CEO Blog: Father's Day and Men's Health Week

From sofa to football pitch, Football Foundation CEO, Robert Sullivan, shares his thoughts on how playing football can help us tackle the nation's obesity crisis

The good thing about Father’s Day landing in the middle of The Euros is that for once I have an excuse to spend the day lazing around watching football and not feeling too guilty about all the other things I should be doing. But Father’s Day also marks the end of Men’s Health Week; and the paradox of me delighting in my sedentary football watching whilst reflecting on my own physical health through the lens of elite footballers does give me pause for thought. 

According to the NHS Health Survey for England, almost 9 million (27%) of adult men in England are now classified as being obese, with 22 million (68%) overweight. These frightening statistics provide the clearest indication yet of the scale of the obesity crisis facing the country today.  It’s something that can creep up on any of us – I can’t be the only man to have been surprised to be told by my GP that I was obese – when in my head I was still the rapid winger of my youth. 

And it’s a trend that is only set to get worse.

We now know that obese people have a much higher risk of suffering complications or even dying from Covid-19, while also being vulnerable to diseases such as diabetes, heath disease, stroke and cancer - putting an unbelievable strain on the NHS and economy. What was a national emergency before the first lockdown in March last year has now well and truly been brought back into the spotlight by the pandemic.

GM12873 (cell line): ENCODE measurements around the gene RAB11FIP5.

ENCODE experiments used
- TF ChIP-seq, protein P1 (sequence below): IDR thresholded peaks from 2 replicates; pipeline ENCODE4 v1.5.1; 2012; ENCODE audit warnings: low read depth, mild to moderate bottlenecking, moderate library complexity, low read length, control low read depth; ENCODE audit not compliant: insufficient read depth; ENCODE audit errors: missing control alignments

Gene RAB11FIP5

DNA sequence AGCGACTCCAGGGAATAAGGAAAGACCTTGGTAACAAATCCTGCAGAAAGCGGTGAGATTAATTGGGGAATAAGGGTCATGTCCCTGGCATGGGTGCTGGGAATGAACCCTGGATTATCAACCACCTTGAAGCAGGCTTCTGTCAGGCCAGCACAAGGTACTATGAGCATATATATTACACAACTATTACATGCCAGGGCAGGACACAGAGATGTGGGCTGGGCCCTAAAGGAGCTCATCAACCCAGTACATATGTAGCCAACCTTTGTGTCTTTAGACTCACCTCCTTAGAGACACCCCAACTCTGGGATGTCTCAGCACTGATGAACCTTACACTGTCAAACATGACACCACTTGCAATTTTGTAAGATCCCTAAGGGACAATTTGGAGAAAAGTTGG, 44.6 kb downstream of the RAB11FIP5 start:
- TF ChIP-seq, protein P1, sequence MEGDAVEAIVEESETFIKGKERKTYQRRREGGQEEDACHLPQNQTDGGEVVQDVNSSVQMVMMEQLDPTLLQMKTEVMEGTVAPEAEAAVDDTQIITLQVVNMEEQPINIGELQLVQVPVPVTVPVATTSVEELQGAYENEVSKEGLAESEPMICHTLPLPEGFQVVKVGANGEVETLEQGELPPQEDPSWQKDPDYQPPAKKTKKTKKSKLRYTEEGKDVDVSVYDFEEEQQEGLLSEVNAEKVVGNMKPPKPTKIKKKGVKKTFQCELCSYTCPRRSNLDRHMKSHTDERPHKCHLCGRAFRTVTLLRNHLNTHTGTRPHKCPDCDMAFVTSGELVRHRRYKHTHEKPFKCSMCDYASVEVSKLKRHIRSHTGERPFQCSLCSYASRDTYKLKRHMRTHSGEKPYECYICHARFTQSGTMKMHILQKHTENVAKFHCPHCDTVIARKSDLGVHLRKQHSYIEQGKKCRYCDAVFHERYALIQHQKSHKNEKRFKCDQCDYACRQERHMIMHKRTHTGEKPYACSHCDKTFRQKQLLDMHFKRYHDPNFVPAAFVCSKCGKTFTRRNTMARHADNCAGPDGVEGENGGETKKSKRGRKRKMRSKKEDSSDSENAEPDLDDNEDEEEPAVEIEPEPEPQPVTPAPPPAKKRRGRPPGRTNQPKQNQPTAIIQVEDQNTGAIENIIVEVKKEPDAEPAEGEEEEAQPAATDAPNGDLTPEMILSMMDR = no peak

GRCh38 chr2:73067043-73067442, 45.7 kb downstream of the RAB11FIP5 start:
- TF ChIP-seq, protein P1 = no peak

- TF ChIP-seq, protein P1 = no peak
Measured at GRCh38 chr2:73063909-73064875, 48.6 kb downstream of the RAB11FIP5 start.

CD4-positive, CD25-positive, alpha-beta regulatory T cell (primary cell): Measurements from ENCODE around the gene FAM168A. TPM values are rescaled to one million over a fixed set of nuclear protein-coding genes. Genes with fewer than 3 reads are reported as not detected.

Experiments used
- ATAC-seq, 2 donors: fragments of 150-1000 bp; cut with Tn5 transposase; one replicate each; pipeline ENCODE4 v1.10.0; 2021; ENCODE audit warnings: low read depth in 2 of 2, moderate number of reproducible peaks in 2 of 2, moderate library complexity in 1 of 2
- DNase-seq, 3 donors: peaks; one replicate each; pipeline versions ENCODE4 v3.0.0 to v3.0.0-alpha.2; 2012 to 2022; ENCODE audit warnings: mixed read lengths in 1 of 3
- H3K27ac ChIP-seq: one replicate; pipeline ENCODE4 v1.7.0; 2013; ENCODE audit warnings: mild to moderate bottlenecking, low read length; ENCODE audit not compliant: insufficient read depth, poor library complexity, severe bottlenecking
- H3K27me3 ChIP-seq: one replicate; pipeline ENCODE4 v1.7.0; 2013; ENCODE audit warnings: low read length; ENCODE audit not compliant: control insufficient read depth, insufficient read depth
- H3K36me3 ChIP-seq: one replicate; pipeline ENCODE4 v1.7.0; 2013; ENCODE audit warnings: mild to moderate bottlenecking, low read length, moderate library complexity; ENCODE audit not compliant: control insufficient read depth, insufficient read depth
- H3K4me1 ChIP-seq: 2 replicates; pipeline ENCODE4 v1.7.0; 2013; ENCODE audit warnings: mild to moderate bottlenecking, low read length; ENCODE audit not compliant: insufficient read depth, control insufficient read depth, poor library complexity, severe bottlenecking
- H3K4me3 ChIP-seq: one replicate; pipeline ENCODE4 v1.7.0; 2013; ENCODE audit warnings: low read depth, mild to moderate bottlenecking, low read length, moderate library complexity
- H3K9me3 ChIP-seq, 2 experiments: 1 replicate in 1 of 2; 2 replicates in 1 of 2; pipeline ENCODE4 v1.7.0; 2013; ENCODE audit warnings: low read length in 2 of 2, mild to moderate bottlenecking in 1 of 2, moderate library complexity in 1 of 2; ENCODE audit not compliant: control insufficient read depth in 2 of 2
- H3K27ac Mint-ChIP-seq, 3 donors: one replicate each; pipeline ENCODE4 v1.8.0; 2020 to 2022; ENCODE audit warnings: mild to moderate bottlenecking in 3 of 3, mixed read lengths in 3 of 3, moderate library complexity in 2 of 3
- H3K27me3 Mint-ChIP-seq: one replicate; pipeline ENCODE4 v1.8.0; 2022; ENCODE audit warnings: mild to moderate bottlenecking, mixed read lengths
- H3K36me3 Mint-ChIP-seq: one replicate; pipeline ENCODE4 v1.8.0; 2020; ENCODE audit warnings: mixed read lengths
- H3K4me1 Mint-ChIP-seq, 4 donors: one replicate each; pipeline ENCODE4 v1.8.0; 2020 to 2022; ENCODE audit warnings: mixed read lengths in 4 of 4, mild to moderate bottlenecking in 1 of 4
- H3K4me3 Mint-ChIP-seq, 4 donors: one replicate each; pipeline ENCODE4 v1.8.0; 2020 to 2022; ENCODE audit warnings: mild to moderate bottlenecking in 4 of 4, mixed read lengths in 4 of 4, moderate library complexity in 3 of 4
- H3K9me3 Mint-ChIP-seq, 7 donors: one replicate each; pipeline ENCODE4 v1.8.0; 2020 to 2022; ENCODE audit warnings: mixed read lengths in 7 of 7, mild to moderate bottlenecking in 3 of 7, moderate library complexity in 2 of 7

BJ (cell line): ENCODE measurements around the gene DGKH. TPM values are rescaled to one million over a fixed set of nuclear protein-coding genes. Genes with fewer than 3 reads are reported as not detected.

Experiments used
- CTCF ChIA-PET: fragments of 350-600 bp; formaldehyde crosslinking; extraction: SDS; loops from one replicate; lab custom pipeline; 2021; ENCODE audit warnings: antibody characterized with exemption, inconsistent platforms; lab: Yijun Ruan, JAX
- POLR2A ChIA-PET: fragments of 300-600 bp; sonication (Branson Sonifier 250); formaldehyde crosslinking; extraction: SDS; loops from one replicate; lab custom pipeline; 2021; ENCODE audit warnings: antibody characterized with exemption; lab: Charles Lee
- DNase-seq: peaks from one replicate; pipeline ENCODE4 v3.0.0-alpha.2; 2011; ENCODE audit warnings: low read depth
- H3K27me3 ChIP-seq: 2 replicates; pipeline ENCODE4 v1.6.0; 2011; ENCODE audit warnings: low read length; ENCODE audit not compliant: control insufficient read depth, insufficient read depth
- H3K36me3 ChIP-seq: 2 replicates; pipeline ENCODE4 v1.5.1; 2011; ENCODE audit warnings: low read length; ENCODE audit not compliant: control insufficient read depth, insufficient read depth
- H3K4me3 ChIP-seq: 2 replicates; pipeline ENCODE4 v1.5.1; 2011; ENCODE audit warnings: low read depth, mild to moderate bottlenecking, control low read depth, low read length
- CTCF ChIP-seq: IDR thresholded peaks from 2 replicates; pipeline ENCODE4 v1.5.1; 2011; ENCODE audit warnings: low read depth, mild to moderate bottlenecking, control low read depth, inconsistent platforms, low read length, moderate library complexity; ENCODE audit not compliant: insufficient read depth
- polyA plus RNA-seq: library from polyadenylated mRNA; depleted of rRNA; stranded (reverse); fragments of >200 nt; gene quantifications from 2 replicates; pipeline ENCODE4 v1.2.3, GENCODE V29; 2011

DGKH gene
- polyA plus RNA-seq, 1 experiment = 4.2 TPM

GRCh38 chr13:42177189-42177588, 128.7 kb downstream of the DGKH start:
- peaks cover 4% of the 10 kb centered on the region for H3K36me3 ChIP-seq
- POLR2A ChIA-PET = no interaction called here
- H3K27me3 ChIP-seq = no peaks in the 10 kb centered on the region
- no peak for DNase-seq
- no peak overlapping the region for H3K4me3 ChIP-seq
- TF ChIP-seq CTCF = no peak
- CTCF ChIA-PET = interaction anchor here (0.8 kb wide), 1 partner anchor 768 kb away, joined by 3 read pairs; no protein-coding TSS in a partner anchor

To even begin to recover from the effects of Covid-19 we need to face obesity head on as a nation and, both physically and metaphorically, get up off the sofa. 

It is well known the role taking part in sport can play in getting people fitter and healthier, and football is one of the most effective ways of getting men more active. Physically active adults are 20-30% less at risk of dying compared to inactive adults. Football however goes further than this, with amateur footballers proven to be 3.5% fitter and healthier than those participating in other sports, showing just how beneficial a Saturday kick about with friends can be. 

Group of men on a football pitch
Group of men on a football pitch

Quality facility provision is one of the biggest barriers to football participation and tackling the obesity crisis among men in particular, with only one in eight football clubs satisfied with the quality of their pitches, and thousands of playing opportunities lost to poor conditions every year. 

At the Football Foundation we know that investing in local football facilities helps transform lives by enhancing physical and mental wellbeing, strengthening communities and empowering young people. Over the past 20 years, we have funded over 16,000 grassroots projects, providing thousands of new facilities which help to encourage men to get active and lose weight. The work we have carried out alongside communities has had a life changing impact on men’s physical health, including the delivery of the Man vs Fat programme across 68 of our funded sites. Over 90% of players have lost weight and got fitter as a result.

For many men, football of any kind is a more social and familiar route back into regular physical exercise, especially after several years of the gym taking a back seat to a young family. Getting out there playing again with my mates really helped me. The Football Foundation is determined to make sure everyone has a great place to play, helping us all meet the obesity challenge, and making that first step from sofa to pitch just a little easier (even on Father’s Day!).

Man v Fat football shirt
Man v Fat football shirt